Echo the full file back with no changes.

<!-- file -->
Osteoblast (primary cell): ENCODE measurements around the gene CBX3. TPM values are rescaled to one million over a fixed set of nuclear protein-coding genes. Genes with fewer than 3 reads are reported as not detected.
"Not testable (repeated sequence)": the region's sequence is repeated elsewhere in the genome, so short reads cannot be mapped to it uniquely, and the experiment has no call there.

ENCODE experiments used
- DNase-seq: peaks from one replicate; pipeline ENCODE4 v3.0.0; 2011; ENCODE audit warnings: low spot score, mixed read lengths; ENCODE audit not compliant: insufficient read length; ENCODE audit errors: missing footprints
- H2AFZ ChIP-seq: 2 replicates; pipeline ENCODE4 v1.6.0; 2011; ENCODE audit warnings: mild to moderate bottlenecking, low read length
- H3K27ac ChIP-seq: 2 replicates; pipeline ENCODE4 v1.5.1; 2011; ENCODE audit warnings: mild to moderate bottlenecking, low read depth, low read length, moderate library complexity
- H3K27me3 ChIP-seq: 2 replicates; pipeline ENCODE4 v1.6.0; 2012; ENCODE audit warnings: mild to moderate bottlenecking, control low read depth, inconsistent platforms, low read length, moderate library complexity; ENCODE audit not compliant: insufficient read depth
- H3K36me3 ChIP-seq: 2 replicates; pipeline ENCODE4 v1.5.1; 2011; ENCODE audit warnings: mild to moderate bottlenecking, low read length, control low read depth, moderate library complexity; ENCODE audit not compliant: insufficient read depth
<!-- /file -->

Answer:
Osteoblast (primary cell): ENCODE measurements around the gene CBX3. TPM values are rescaled to one million over a fixed set of nuclear protein-coding genes. Genes with fewer than 3 reads are reported as not detected.
"Not testable (repeated sequence)": the region's sequence is repeated elsewhere in the genome, so short reads cannot be mapped to it uniquely, and the experiment has no call there.

ENCODE experiments used
- DNase-seq: peaks from one replicate; pipeline ENCODE4 v3.0.0; 2011; ENCODE audit warnings: low spot score, mixed read lengths; ENCODE audit not compliant: insufficient read length; ENCODE audit errors: missing footprints
- H2AFZ ChIP-seq: 2 replicates; pipeline ENCODE4 v1.6.0; 2011; ENCODE audit warnings: mild to moderate bottlenecking, low read length
- H3K27ac ChIP-seq: 2 replicates; pipeline ENCODE4 v1.5.1; 2011; ENCODE audit warnings: mild to moderate bottlenecking, low read depth, low read length, moderate library complexity
- H3K27me3 ChIP-seq: 2 replicates; pipeline ENCODE4 v1.6.0; 2012; ENCODE audit warnings: mild to moderate bottlenecking, control low read depth, inconsistent platforms, low read length, moderate library complexity; ENCODE audit not compliant: insufficient read depth
- H3K36me3 ChIP-seq: 2 replicates; pipeline ENCODE4 v1.5.1; 2011; ENCODE audit warnings: mild to moderate bottlenecking, low read length, control low read depth, moderate library complexity; ENCODE audit not compliant: insufficient read depth